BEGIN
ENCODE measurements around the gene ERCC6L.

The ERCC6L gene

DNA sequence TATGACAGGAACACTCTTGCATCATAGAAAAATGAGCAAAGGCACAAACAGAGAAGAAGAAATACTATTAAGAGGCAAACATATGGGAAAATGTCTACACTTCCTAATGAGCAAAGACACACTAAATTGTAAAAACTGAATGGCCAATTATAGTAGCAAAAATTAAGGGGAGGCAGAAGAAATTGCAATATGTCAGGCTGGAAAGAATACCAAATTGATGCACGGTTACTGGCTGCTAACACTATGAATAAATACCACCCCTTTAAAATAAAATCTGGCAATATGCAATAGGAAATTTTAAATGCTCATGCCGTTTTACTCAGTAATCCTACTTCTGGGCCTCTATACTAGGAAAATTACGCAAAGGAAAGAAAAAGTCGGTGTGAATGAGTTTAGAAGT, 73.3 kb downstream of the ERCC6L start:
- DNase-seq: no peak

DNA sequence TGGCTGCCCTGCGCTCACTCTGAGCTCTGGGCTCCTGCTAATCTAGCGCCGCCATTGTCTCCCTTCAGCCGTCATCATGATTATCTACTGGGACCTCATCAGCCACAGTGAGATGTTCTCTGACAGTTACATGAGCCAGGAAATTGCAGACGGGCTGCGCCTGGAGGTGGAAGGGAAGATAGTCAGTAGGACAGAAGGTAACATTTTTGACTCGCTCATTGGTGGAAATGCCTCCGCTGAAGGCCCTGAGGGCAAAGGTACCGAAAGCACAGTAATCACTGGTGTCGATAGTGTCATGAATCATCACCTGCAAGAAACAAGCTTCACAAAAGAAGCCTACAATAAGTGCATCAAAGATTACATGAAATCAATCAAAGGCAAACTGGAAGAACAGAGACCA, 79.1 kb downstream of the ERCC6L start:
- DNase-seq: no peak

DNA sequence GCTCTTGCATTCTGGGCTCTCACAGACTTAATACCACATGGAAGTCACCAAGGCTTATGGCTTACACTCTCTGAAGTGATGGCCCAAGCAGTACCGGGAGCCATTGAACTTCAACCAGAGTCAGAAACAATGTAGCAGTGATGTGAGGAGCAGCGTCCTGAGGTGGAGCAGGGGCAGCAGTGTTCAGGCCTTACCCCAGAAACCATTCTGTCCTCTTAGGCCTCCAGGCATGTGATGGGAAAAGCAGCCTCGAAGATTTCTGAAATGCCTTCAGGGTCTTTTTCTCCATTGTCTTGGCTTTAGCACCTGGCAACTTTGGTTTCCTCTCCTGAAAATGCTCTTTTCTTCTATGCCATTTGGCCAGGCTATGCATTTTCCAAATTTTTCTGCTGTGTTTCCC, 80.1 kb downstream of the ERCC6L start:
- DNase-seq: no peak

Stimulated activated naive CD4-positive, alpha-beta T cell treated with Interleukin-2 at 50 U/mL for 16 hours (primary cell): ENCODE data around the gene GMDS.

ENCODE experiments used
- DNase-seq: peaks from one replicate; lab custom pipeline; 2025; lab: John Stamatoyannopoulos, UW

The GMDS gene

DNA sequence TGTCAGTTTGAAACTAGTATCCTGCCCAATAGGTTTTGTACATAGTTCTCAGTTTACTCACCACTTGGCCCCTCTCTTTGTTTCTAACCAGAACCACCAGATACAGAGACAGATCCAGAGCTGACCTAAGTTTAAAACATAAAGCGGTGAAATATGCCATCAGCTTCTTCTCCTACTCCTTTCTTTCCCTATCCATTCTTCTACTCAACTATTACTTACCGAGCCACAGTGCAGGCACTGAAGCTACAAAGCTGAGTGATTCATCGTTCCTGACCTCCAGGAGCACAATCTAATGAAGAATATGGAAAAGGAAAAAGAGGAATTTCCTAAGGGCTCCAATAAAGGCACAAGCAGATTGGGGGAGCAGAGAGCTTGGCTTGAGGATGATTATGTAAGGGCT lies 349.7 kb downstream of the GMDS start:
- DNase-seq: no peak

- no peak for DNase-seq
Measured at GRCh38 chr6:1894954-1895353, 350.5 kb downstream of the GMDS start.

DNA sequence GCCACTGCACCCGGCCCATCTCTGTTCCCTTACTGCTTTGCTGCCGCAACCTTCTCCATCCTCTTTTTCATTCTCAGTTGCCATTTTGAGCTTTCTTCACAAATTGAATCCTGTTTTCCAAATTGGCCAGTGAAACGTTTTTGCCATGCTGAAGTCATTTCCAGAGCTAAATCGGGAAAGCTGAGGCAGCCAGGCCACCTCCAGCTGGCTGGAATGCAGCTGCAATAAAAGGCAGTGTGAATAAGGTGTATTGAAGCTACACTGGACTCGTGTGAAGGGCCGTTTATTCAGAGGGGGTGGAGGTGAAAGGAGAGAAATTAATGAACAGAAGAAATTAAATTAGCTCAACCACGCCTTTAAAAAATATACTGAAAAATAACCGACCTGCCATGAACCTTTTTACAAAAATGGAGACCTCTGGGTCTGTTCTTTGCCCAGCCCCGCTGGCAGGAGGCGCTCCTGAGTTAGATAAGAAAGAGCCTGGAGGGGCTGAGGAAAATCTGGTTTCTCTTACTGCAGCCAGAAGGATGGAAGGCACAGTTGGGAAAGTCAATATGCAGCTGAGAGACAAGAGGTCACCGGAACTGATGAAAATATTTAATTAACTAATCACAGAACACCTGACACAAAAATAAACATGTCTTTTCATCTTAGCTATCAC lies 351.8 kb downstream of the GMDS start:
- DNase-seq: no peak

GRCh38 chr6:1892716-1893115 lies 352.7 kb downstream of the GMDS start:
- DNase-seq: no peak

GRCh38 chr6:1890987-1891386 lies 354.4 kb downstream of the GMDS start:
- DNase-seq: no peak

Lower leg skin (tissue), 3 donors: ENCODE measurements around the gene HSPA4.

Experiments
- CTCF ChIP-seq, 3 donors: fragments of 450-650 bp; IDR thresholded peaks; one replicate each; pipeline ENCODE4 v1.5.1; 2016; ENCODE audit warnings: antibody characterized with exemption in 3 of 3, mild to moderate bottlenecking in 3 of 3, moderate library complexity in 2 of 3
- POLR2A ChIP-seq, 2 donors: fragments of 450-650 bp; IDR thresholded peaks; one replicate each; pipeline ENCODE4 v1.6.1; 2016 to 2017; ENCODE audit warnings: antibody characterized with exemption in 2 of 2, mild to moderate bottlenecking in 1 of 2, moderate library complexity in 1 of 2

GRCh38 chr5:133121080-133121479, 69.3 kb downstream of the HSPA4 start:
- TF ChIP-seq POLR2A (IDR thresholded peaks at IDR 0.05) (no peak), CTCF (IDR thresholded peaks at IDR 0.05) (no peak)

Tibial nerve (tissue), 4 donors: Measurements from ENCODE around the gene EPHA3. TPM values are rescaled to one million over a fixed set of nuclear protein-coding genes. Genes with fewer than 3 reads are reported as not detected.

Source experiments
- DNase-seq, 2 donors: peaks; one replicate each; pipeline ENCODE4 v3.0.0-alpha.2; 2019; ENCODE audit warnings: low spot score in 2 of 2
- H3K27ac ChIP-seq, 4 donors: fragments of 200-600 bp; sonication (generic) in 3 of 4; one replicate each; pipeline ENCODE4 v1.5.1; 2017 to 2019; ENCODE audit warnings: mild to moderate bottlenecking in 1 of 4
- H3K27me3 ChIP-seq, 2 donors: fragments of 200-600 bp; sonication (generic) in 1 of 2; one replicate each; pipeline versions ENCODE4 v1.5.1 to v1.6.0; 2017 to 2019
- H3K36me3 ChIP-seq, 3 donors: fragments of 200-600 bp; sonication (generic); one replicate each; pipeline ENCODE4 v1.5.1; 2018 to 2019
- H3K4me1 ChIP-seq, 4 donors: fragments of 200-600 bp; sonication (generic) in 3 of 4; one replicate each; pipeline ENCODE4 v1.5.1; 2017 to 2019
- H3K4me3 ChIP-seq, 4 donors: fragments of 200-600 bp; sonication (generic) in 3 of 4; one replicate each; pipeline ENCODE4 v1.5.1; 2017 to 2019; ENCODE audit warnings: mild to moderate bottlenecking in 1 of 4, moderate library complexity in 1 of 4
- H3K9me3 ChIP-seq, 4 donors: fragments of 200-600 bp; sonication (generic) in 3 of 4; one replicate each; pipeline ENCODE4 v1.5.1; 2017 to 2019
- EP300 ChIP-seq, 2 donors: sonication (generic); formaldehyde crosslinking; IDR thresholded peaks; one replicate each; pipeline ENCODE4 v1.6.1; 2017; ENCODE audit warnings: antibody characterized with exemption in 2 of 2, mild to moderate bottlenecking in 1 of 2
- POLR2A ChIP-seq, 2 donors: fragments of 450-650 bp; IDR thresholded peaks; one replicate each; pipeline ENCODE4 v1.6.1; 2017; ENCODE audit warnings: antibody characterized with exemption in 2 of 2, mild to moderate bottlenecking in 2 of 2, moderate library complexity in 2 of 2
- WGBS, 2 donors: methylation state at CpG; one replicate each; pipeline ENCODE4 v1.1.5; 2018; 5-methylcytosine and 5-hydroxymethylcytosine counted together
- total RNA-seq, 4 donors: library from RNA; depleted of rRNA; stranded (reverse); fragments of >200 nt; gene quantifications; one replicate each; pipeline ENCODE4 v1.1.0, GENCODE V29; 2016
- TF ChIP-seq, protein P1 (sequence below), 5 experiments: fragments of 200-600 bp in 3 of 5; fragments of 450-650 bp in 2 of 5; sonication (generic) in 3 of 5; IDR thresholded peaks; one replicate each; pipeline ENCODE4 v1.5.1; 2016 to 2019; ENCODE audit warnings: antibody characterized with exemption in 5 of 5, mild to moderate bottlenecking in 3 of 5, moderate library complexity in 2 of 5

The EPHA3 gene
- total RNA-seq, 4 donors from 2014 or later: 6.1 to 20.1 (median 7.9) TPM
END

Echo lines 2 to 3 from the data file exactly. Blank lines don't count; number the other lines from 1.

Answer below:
The ERCC6L gene

DNA sequence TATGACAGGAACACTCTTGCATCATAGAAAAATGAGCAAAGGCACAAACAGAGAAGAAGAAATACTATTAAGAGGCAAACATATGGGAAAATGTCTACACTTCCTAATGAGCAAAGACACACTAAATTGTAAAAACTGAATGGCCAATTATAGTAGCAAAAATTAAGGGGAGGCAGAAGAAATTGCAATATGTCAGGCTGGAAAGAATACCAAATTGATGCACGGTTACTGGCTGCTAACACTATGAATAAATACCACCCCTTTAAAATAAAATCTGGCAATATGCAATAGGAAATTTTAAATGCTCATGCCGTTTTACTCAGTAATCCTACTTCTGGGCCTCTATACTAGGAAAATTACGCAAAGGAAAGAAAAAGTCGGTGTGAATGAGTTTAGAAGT, 73.3 kb downstream of the ERCC6L start: